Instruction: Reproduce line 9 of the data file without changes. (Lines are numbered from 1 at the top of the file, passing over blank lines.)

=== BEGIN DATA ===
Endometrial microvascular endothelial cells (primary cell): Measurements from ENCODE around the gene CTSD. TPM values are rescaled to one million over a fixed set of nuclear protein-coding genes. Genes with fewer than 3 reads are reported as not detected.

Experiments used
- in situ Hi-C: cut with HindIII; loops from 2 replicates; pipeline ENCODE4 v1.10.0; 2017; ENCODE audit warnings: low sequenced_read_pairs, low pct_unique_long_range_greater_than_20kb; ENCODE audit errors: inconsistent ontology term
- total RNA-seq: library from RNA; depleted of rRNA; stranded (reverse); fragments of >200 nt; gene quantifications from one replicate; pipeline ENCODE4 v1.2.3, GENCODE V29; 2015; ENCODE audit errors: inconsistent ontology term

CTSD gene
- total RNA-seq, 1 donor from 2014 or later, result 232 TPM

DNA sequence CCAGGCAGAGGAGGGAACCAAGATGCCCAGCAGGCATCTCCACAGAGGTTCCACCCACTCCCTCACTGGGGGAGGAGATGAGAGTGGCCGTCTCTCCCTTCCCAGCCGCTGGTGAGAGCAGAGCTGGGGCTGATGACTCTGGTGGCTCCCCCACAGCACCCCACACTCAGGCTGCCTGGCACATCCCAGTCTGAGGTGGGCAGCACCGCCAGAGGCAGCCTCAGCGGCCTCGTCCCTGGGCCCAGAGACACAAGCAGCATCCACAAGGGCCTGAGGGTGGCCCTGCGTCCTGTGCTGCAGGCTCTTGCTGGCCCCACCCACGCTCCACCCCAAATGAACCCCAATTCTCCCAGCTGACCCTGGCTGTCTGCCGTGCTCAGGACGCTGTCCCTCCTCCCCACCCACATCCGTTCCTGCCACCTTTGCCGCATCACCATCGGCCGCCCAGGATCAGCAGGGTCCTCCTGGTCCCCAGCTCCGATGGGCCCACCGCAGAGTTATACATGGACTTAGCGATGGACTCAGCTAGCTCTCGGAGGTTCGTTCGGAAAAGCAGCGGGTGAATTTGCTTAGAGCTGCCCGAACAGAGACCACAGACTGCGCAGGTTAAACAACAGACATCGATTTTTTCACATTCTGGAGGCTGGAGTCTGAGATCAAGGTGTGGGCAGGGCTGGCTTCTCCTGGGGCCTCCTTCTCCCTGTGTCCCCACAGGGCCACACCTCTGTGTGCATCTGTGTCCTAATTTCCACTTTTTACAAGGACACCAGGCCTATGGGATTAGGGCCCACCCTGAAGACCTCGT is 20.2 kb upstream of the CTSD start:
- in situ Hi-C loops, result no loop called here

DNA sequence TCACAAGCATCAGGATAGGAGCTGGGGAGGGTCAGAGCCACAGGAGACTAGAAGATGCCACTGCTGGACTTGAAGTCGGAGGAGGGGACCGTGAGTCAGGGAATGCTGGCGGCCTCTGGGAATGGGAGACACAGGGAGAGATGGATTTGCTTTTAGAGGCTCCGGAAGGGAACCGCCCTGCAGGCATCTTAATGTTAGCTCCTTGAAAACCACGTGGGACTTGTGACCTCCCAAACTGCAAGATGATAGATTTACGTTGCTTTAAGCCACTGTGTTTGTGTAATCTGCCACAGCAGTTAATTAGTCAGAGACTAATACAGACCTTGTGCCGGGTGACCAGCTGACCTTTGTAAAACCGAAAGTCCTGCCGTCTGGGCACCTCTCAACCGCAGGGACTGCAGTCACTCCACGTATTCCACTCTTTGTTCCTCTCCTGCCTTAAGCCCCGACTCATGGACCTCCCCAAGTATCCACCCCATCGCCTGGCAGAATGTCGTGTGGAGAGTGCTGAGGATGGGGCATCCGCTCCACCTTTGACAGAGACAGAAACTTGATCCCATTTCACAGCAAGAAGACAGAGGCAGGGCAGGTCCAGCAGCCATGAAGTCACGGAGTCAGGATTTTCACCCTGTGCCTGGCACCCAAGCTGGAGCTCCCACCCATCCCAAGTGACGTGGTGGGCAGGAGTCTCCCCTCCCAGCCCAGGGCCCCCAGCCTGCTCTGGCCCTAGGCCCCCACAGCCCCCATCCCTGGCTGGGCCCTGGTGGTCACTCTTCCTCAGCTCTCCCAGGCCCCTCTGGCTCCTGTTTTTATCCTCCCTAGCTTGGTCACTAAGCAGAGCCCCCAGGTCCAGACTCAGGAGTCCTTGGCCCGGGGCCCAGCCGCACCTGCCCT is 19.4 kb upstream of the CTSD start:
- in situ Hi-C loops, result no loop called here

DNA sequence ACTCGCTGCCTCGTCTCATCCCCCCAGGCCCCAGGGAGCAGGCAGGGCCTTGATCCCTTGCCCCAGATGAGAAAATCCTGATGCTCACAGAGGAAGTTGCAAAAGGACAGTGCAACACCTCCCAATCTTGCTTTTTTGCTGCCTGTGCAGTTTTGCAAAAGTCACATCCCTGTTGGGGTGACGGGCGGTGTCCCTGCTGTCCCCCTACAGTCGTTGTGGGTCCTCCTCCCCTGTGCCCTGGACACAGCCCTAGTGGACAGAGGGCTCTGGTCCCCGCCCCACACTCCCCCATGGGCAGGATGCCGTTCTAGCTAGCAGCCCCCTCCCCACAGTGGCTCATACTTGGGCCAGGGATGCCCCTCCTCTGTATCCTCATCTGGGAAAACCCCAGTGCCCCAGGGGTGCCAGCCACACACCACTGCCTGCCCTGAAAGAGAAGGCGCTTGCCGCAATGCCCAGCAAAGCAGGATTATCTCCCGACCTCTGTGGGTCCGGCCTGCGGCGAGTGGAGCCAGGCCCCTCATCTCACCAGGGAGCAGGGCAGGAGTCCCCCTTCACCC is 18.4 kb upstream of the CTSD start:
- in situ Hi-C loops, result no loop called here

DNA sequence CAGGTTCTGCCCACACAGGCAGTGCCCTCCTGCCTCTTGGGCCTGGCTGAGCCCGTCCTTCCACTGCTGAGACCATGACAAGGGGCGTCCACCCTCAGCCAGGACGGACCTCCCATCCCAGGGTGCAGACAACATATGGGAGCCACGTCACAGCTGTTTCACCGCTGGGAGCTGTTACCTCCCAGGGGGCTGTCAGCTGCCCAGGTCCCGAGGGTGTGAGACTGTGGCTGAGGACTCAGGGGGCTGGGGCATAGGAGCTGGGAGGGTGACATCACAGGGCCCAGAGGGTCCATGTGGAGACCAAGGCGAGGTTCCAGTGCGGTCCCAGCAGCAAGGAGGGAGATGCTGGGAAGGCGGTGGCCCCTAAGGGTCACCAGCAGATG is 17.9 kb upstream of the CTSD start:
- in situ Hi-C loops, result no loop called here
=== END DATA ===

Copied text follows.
DNA sequence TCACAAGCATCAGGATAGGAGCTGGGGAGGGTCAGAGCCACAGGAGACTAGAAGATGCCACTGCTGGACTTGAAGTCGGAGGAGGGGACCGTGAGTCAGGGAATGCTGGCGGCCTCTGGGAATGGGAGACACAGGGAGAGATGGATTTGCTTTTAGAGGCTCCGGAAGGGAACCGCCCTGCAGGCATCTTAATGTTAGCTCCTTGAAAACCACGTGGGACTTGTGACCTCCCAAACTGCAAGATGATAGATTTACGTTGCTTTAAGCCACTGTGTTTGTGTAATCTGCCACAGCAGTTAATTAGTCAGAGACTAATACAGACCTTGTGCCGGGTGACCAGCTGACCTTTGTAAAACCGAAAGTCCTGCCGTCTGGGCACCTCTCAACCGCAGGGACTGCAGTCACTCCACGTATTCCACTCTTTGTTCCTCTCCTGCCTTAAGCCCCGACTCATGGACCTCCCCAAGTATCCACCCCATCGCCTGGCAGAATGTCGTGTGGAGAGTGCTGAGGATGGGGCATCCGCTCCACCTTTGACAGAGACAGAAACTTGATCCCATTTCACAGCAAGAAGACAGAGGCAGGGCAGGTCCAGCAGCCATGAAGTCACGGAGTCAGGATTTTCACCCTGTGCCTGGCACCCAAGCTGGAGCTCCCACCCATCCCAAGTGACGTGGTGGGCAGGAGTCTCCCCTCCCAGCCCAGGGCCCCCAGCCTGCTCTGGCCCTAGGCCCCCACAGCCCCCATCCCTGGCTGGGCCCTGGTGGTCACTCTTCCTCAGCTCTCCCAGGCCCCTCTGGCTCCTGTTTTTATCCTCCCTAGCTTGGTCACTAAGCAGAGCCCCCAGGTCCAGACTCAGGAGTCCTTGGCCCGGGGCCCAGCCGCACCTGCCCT is 19.4 kb upstream of the CTSD start: